We decrypted the malware. That gave us the name and version. We googled that and found the distro site. Claim they're a Ukrainian group and the version DHS has a Yara sig for is several versions behind.
We downloaded it. It's a standard PHP 'shell' malware which means it's just a utility to manage a compromised site. File management, upload, OS info, OS command running etc. Nothing super scary and the most common malware we see. Nothing that would infect a workstation in a watering-hole attack.
Regarding the IPs: No we just did a PTR lookup and assumed they're Tor exit nodes as they say they are.
Any post on HN that implies that anyone other than Vladimir Putin himself is responsible for Clinton's defeat will get downvotes...I've lost about 15 points on various posts downplaying this narrative. The Silicon Valley crowd simply cannot tolerate any hint of an alternate narrative.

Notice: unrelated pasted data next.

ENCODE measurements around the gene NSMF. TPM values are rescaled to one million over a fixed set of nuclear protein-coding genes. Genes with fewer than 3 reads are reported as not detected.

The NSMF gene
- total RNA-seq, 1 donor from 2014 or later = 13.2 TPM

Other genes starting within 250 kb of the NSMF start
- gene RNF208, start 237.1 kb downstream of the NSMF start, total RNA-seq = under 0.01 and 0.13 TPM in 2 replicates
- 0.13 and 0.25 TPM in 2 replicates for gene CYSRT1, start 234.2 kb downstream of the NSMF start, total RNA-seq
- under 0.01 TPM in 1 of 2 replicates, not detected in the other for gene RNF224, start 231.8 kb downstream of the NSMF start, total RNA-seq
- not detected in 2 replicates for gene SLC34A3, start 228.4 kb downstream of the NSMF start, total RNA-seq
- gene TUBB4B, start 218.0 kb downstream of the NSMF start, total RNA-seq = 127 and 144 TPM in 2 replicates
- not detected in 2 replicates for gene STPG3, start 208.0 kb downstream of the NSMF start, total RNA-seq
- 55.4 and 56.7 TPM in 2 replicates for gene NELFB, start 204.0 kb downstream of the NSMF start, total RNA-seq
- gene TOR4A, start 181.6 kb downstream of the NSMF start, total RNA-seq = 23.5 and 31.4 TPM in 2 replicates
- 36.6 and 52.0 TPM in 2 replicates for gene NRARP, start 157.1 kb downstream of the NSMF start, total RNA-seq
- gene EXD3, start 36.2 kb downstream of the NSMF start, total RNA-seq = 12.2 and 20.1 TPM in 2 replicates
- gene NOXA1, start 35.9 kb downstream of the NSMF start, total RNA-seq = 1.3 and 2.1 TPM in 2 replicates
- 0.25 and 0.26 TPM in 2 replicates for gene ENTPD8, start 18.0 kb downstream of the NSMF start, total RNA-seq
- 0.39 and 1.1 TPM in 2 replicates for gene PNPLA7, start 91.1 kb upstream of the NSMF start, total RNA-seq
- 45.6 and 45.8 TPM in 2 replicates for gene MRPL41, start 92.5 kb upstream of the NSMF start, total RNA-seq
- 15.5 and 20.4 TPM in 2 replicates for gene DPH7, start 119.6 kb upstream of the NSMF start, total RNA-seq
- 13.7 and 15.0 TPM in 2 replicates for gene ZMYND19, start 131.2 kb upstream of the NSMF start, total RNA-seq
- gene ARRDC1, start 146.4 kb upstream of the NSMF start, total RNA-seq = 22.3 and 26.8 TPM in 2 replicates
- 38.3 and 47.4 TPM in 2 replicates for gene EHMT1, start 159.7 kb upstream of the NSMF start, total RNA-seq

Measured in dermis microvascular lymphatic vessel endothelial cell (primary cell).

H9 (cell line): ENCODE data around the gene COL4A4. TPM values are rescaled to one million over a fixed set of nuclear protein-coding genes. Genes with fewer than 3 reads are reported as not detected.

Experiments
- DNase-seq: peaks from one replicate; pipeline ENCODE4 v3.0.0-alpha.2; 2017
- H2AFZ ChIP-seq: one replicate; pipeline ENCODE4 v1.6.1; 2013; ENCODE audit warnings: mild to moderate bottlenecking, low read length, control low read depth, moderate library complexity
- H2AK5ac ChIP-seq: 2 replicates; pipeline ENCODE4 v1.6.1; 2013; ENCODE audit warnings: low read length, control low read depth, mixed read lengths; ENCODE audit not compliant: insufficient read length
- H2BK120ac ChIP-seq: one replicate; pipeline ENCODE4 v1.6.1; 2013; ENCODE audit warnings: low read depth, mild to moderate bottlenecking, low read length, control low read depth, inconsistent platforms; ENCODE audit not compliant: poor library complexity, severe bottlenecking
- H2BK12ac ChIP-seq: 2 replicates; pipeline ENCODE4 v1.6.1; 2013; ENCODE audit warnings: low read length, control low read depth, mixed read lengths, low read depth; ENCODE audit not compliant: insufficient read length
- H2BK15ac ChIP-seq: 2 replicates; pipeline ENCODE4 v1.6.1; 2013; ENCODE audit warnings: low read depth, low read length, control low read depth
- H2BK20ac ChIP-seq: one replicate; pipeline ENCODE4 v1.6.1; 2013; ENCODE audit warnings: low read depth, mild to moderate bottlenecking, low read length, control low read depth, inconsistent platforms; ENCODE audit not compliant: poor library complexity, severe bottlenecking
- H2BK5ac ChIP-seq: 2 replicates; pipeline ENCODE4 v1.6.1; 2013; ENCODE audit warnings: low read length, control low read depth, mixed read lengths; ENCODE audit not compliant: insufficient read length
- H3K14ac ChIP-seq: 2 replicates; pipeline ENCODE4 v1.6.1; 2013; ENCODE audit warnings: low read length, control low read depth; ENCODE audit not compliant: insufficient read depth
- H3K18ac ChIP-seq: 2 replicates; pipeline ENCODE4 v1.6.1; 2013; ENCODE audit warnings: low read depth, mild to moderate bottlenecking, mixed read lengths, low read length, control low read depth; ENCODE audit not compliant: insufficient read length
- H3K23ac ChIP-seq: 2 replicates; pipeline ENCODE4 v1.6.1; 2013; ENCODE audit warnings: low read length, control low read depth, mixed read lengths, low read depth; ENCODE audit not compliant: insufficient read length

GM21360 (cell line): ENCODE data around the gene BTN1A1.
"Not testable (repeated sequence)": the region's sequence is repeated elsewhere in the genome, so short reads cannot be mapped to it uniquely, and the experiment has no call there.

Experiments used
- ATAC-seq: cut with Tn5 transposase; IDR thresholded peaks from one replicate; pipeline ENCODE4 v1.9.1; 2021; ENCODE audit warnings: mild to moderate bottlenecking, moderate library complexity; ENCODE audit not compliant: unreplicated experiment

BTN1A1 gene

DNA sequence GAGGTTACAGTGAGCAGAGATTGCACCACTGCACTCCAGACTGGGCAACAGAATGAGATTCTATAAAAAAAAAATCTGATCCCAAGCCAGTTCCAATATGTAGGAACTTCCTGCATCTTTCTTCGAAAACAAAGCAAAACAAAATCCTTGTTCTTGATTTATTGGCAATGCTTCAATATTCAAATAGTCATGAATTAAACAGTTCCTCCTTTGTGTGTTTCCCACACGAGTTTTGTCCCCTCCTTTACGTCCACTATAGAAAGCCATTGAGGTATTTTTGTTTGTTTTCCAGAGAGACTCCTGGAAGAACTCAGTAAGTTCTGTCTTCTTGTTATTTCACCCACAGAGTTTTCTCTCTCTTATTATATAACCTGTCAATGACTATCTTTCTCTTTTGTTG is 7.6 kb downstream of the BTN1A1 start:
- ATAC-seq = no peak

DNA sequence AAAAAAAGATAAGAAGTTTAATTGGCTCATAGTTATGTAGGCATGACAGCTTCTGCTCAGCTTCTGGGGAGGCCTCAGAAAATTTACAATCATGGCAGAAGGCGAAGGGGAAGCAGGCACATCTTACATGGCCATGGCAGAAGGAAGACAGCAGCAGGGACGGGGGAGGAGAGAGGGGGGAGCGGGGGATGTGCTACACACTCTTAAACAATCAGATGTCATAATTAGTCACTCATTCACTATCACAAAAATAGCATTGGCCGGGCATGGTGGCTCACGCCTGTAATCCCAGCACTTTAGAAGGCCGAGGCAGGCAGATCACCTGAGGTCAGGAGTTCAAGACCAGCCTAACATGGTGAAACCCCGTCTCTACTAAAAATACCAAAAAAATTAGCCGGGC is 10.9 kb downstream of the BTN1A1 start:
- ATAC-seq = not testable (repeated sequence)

It is pretty ridiculous to assert that the election's outcome lies primarily on Putin. On the other hand, Trump's victory was pretty thin, and that invites speculation that if certain influences hadn't been present, the election might well have gone the other way. Russian influence is one among many, but it's among the most disturbing, which is one reason people have strong feelings about dismissing it.
I'm just thinking that an entity could've downloaded some commodity malware (instead of writing their own from scratch) and modified it to suit their purposes, but the YARA sig would've hit on a lot of different variants of the same webshell versus a higher-fidelity match based on file hash.
Anyone can download it and check.
There is also a forum thread at https://rdot.org/forum/showthread.php?t=1567 started by this software developer in 2011. He answers the questions from the users of his software and asks them to donate to continue development.